Review Mortgage Lenders

AAA Mortgage Money

You Want Triple AAA, Just Give Me Some More Money

Roughly shows how banks and rating agencies are/were working together. Original video at: www.youtube.com First uploaded by: www.youtube.com First ...

The Lone Hero Of The Financial Crisis

On Friday, September 29, came the news that the risibly named Financial Stability Oversight Council had voted overwhelmingly to rescind AIG’s designation as a “systemically important financial institution” – that is, that the government in its wisdom no longer regards the company as a threat to the broader economy.

I wish Bob Benmosche could have seen this. Indeed, I choose to believe he did.

Bob Benmosche was and remains the only genuine hero to emerge from the great financial crisis of 2007-09. He took the helm of the most hated and reviled corporate entity of the day (recipient, in one form and another, of a hitherto unimaginable $182 billion in taxpayer bailout funds); led rather than managed it back to the forefront of American financial institutions; and paid back every cent of taxpayer money, along with a significant profit. What renders this story heroic is that, from the very first day of Bob’s tenure as CEO of AIG, he was the only person on earth who genuinely believed that all this could – and indeed should – be accomplished.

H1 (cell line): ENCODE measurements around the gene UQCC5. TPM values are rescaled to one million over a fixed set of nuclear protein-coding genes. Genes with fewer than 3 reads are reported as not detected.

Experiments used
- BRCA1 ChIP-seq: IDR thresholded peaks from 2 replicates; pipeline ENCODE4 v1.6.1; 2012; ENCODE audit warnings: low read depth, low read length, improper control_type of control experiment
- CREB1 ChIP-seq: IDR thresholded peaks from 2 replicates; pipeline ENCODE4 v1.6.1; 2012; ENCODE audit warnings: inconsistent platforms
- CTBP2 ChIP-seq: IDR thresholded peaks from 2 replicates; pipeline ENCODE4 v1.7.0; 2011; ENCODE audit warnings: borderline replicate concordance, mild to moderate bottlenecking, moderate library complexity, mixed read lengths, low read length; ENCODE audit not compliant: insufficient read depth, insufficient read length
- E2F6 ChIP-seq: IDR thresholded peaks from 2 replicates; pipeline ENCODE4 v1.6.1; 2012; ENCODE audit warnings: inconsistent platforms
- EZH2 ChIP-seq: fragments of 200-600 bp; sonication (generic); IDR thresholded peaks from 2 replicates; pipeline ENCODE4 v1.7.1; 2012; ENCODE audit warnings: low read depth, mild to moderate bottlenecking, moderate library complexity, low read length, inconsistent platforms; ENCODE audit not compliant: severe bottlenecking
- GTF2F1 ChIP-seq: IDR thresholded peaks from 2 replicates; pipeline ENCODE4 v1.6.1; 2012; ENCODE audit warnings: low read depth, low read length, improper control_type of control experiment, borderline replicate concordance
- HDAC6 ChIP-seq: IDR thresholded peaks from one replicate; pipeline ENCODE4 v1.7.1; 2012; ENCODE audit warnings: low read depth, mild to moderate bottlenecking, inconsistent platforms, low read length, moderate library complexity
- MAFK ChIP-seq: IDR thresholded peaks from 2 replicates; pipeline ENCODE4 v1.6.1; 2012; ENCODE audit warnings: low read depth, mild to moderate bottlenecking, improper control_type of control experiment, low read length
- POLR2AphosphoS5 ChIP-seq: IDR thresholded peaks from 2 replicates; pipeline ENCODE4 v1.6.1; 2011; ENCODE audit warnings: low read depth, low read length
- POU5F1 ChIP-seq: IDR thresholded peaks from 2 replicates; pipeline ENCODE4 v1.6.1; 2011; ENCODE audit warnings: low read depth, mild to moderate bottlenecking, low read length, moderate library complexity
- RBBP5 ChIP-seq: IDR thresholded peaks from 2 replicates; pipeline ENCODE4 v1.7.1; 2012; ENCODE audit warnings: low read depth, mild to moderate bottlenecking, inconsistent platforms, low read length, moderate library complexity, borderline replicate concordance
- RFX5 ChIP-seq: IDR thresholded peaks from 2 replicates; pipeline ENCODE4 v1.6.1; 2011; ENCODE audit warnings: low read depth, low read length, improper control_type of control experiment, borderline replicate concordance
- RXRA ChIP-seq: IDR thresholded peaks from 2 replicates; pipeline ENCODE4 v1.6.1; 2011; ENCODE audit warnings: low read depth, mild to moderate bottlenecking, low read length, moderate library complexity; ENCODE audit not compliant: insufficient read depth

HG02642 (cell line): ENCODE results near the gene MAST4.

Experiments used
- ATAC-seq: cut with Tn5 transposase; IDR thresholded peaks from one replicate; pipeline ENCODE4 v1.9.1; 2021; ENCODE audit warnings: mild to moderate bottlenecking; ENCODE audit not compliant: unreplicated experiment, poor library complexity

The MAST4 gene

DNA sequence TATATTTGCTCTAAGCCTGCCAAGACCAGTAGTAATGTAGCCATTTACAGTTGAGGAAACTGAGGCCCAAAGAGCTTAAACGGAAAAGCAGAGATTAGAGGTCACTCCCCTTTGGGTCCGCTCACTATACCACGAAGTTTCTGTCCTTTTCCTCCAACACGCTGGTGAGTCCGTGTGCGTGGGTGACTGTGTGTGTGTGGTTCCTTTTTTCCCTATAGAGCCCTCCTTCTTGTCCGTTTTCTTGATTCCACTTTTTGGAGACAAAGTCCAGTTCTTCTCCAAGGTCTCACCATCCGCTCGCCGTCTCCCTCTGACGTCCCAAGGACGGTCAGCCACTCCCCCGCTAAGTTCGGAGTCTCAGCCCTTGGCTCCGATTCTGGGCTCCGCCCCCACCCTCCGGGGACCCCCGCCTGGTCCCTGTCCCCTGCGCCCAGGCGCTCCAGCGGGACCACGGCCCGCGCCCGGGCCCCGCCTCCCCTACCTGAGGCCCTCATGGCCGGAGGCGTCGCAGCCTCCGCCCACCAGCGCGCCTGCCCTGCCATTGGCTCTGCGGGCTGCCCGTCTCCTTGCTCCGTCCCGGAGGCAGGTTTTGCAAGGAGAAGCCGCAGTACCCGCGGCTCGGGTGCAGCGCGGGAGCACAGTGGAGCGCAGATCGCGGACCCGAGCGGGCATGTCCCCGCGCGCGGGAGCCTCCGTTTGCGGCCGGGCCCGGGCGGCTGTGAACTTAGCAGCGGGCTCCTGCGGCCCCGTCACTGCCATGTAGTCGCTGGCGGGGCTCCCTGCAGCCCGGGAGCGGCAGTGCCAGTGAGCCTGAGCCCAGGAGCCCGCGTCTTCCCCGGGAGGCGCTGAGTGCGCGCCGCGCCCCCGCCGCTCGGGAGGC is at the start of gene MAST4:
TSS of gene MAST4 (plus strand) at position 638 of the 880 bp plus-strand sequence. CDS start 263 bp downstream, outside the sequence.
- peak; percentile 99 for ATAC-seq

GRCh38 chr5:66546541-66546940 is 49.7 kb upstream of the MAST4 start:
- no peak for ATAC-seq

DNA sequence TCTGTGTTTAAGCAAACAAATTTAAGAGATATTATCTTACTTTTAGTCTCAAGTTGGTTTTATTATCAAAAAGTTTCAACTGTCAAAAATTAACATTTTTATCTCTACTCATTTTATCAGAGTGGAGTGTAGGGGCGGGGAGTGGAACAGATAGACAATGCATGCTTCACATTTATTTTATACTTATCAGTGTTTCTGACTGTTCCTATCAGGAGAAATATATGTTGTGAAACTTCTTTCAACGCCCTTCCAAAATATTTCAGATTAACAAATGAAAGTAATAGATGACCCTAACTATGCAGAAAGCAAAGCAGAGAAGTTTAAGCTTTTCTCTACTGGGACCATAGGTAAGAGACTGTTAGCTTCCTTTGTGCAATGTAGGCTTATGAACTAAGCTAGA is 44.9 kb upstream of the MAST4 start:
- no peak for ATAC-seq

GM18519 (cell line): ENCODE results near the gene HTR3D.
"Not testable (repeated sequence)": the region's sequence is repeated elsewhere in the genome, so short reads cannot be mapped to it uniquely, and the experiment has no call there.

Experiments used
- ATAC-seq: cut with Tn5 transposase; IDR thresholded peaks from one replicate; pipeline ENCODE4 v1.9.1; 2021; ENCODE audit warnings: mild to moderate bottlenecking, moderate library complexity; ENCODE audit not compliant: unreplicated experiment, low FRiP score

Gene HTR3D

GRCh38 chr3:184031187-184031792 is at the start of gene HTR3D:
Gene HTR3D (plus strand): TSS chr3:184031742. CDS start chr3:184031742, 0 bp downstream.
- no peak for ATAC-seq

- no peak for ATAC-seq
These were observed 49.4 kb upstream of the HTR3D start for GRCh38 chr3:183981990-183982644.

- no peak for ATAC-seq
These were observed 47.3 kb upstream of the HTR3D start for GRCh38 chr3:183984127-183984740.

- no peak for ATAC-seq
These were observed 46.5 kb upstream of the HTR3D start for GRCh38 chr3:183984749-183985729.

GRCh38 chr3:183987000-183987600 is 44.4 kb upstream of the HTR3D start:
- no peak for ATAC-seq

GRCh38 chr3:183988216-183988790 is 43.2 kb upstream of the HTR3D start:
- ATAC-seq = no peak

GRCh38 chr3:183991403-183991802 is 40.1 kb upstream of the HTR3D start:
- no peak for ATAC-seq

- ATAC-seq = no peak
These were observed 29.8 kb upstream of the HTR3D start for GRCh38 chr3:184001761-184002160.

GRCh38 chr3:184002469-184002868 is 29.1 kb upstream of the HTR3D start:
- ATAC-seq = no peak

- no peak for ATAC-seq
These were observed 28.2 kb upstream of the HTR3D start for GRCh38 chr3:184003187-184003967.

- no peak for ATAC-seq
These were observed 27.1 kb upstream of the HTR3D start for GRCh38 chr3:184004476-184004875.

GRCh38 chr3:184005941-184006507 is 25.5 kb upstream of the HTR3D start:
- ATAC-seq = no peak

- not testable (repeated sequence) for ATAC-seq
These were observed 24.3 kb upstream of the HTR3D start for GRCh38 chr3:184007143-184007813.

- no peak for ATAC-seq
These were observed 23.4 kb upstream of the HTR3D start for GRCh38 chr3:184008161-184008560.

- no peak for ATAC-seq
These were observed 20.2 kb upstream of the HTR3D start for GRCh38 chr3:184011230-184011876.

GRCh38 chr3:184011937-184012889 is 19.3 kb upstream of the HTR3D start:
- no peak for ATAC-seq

A big deal in nonprime mortgages proves leery investors are finally hungry again

That is because while investors are hungry for yield, they are still very skeptical. The ratings agencies are as well. That makes it difficult for companies like Angel Oak, and its competitors — Lone Star and Deephaven Mortgage — to issue large quantities of nonprime MBS.

Nonprime securitizations today are far less risky, consisting of loans that were underwritten far more stringently. Angel Oaks' securitization does consist of both fixed- and floating-rate loans.

"In addition to borrowers that had prior credit events, our loans are also for borrowers who are self-employed," said Lauren Hedvat, capital markets director at Angel Oak. "They are of high credit quality, but they are not able to access mortgage products by the more traditional bank routes."

The senior tranche of this securitization, making up 62 percent of the loans, is AAA-rated by S&P and DBRS, according to the company. Four other tranches are offered to investors, with the lowest rating (5 percent of the loans) at BB. The loans are non-qualified mortgages, a designation by the Consumer Financial Protection Bureau, which set up strict rules for mortgage underwriting after the housing crash. These loans would not be eligible for purchase by government entities Fannie Mae, Freddie Mac or Ginnie Mae (which buys loans backed by the FHA). That doesn't mean, however, that they are particularly high risk.

If Obama really wants to get Iran, why not send Morgan Stanley over to show them how to make money?

They could do the same thing to Iran that they did to Iceland.
Tell them that they will trade them the revenue stream from Mortgage Backed Securities which are rated AAA by Moody and the S&P in exchange for their oil revenue.

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